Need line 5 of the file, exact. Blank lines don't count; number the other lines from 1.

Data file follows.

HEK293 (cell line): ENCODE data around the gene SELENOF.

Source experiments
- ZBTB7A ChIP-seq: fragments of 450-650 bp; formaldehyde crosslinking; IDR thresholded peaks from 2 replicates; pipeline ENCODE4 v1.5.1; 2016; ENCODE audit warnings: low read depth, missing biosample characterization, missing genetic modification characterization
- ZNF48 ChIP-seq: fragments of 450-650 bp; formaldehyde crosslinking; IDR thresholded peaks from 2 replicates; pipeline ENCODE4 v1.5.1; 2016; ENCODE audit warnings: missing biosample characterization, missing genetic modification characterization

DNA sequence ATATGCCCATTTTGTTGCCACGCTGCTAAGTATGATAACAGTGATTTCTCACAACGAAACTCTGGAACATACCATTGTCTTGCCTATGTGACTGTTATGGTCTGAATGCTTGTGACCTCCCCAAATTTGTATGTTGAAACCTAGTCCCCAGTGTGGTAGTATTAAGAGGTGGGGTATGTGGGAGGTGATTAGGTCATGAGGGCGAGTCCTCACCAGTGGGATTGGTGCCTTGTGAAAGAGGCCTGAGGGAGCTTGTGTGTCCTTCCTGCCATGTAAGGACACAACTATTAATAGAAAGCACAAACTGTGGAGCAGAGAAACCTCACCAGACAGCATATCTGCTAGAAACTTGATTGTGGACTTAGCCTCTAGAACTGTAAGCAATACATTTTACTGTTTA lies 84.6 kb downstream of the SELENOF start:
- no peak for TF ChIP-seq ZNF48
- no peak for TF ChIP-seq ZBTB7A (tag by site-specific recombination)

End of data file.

DNA sequence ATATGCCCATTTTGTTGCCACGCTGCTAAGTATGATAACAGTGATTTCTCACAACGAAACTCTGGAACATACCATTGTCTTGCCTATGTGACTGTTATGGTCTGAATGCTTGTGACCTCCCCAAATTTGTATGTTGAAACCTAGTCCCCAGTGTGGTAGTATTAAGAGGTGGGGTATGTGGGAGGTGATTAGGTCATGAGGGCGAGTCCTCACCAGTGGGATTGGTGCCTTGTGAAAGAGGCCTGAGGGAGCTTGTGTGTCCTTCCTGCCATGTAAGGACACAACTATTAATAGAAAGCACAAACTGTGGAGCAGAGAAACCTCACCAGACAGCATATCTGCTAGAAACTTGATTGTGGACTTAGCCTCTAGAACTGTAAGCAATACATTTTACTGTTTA lies 84.6 kb downstream of the SELENOF start: